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The second sentence of the book's second paragraph embeds "a Greimasian semiotic square" with neither context nor apology. However, clearer phrasing emerges for a patient reader. As in his previous work, he challenges the status quo, yet similar to street activists, he sidesteps what must be done for practical reform.
Hints of violence, overthrow, and revolution lurk, but peer out nearly rarely, as in the end of his Occupy chapter: "Is there a name for this reinvented democracy beyond the multi-party representational system? There is indeed: the dictatorship of the proletariat. He stimulates his sympathetic readers while leaping clear of collusion with a discredited Marxist orthodoxy. This clever stance may encourage fellow travelers, but it may irritate those readers wishing for clear guidance.
What can be gleaned sparkles here and there amid the dust-ups and pepper spray. He appeals to the radical left to further the threatened gains of liberalism. He pointedly asks what happens, as in the Arab uprisings, if democracy as of the writing of this book in June grows, while poverty remains?
The Year of dreaming dangerously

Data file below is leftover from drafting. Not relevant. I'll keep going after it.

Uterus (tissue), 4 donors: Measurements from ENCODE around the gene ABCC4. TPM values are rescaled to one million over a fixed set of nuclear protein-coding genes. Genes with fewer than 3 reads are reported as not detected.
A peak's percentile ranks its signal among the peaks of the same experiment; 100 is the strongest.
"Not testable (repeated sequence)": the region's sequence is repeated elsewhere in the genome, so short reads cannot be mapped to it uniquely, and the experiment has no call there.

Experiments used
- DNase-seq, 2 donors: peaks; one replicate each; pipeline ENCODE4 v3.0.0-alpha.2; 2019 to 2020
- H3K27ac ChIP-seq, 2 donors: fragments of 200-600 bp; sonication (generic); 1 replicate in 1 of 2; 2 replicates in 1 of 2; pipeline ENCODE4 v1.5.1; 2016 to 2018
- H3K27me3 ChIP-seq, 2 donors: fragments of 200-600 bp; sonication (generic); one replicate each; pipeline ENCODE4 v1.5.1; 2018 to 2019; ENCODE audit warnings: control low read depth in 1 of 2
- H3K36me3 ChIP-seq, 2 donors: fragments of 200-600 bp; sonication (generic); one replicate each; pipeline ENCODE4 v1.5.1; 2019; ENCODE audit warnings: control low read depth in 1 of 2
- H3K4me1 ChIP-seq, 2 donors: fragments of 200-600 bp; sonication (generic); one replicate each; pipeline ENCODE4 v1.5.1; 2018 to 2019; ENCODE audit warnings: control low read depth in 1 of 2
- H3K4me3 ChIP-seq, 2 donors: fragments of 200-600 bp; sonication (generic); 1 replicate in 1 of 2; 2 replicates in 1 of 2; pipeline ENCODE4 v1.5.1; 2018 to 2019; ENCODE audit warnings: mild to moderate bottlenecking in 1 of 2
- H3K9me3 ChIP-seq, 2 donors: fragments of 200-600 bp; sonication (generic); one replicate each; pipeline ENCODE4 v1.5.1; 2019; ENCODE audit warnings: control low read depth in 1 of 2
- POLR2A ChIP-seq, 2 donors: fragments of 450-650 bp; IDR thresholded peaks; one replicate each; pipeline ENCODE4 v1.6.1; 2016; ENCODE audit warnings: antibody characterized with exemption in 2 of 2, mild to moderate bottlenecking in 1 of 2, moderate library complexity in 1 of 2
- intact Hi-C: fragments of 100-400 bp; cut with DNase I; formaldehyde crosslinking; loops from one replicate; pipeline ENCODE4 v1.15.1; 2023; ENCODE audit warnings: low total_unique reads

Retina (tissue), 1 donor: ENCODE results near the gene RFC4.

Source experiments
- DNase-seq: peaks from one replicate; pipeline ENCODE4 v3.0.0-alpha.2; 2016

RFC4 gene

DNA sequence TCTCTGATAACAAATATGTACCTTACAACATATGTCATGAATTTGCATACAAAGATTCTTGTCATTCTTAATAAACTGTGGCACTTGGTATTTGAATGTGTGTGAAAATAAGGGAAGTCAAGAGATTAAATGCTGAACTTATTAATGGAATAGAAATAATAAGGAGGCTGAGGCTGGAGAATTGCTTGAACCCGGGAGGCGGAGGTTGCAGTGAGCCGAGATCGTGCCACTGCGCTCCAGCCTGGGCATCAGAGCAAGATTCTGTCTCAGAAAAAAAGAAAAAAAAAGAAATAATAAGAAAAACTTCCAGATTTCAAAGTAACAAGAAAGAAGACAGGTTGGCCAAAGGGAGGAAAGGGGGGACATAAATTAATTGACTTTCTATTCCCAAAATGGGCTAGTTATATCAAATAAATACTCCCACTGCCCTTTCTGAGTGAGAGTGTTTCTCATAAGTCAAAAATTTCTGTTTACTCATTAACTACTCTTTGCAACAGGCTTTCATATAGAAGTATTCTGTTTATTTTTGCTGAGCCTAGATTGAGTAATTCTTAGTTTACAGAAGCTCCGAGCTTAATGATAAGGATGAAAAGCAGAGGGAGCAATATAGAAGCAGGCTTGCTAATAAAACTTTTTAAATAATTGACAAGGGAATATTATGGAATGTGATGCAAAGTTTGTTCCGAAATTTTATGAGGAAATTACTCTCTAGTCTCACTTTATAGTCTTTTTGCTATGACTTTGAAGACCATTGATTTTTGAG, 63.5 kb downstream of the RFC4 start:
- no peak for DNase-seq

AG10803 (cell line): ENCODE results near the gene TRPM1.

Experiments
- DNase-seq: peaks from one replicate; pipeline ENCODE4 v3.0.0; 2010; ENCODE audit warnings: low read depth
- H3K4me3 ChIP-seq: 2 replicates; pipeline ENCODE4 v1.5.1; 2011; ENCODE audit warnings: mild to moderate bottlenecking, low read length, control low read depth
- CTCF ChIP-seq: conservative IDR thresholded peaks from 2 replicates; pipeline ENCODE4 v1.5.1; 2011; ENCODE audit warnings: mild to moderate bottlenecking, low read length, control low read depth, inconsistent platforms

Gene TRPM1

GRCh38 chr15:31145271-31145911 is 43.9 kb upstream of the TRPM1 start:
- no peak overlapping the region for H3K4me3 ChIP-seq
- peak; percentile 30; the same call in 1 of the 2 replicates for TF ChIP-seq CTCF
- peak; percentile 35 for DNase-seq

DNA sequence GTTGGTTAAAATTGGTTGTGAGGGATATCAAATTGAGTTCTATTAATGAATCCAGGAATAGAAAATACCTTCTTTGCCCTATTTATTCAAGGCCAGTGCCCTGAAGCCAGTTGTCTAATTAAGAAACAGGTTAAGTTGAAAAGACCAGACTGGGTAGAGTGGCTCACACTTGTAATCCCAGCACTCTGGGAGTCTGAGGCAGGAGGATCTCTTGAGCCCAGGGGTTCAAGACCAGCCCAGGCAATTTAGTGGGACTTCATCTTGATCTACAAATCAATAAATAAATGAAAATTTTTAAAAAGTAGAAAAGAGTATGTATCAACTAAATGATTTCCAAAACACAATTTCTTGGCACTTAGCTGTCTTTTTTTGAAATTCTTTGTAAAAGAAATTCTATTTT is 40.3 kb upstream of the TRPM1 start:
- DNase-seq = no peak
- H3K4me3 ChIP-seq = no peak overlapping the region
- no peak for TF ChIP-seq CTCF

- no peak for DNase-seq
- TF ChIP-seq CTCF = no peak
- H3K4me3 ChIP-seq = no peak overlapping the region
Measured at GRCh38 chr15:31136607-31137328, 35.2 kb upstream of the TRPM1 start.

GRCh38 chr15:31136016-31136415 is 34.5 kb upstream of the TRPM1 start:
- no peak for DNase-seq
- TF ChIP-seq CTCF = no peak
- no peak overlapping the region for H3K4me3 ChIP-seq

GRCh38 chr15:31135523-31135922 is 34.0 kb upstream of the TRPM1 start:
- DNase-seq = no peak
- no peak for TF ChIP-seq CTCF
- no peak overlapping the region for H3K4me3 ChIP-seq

Occupy's protesters demanded more than recycling, clicking online to donate a few bucks to charity, or a one-percent donation via a Starbucks cappuccino. Such desperation, as we know, fizzled out or was stamped out soon for many of last year's activists. Today, their rage simmers. Meanwhile, we may vote for a candidate, but we never vote on who owns what, who controls the financiers who control the politicians who control the electorate. Citizens, trapped by representational democracy in cahoots with capitalists, had to bailout the banks.
Banks, not uncontrolled government spending, he insists, bear the blame for the breakdown and the taxpayer's forced repair of the rapacious system that rules nearly the entire world.
The chapter on Occupy Wall Street succeeds best in raising necessary questions about where if far less so how to confront this predicament. It's called Democracy. This deludes the populace that only democratic procedures can foment possible change. Citizens lull themselves into a situation where only "legal rights" can be exercised.
- Sunday Girl.
- irregular digressions into politics, media, and tech;
- The Darker The Berry The Deeper The Roots 2.
- Clear your Clutter - Manifest your dreams: An initiation into the art of letting go.
For instance, nobody can countenance taking over the banks and putting them "under the people's control". The people persist within dream that overshadows "any radical transformation of capitalist relations". The same parties keep getting elected which ruled over the triumphant recovery led by and benefiting the bankers.
A Collection of Talks, Debates and Speeches of Slavoj Žižek